I'm hesitant to write about religion mainly because I piss people off. I like being liked, and I don't think anything is gained just by offending people. When I state plainly and without judgement that there is most likely no God, soul, or any supernatural realm we travel to after death it's not my intention to provoke anger or be confrontational, but when someone asks my opinion on theology I give my honest answer. I call myself a naturalist, someone skeptical of all supernatural phenomenon. I don't call myself an atheist nor an agnostic because both miss the mark. I tend to trust credible evidence and explanations grounded in research. This leaves plenty of room for the unknown. I try my best not to make a religion out of skepticism. I can't say for certain that there isn't a consciousness we might call God. So far, such evidence is unconvincing to me, but I'm open to the idea. We're quite unaware of what exactly consciousness is, but my idea of what that might be is light years away from what most people call God.
I believed because I wanted to. I still love those stories. Arguably I love those stories even more now that I'm not motivated to find ways that they are in some vague way true. I have had genuine religious experiences. I've felt the power of the Holy Sprit. I have prayed and felt God's presence and guidance when I asked for it. I know what religious faith feels like and it is no less a piece of evidence to support my worldview as it is now. The only difference is that my experiences fit into a new context of honesty with myself and others. I experienced unbelievable things through drugs and sleep deprivation in much the same way I experienced the divine. It doesn't make those religious experiences invalid, but it made me have to take a step back and rethink the supremacy of my perspective. It's not a contradiction to experience God and it not be real. My perspective isn't the only thing that matters. Just because I feel it doesn't make it real.
I was a happy Christian up until I wasn't convinced it was literally true. I didn't consider it a spiritual awakening at the time, more like a crisis of faith, but now I see that it was. I was starting to think critically about reality in a way I had never done before. It led me to many discoveries about myself and the world, and made my character stronger. I no longer did or believed things based on an appeal to authority. I started seeing what the world was like and stopped obsessing about why it is the way it is. Accuracy matters to me. Whenever I have a discussion about spirituality I like to get into specifics, but rarely is that even possible. And when I do get some specifics they are often ridiculous and unsubstantiated. Still, there's no judgement coming from me. I'd rather you be happy than right and and it's just something I believe, not a prescription for any one else's belief system.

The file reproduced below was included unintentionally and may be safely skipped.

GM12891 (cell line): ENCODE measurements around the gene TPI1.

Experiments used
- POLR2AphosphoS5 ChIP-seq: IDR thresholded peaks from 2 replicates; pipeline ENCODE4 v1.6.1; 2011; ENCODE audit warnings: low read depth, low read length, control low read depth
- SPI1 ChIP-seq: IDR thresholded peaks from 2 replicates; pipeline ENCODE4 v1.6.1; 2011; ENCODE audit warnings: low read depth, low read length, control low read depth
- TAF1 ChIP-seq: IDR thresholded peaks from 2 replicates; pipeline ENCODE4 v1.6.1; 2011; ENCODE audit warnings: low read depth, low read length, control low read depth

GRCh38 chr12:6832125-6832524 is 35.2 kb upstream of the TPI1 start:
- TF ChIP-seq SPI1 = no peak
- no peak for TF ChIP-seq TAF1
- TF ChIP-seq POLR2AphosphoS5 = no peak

In my experience, the reason so many people struggle with religion is because on some level they aren't buying into their own beliefs. Some of the contradictions religious faith brings up are so apparent that they have long established names. One such conundrum is known as the problem of pain. Why would an all powerful all loving God allow so much pain in the world? The solution is usually prayer, free will, and "God works in mysterious ways" which is basically a non answer. Free will doesn't explain evil the way that some people think it does simply because free will isn't an either or proposition. We can lose control of our will and do things we don't want to do, and some people can be so tightly wound that their choices are almost automatic. It's pretty easy to imagine God creating creatures with free will that aren't evil. The people who don't see these contradictions explicitly probably still feel them intuitively. I expect that people won't see it the same way I do, but I like people who are able to discuss their beliefs openly and rationally. I find it is a rare and beautiful thing for one to be internally consistent in their spiritual beliefs even when they differ from my own.
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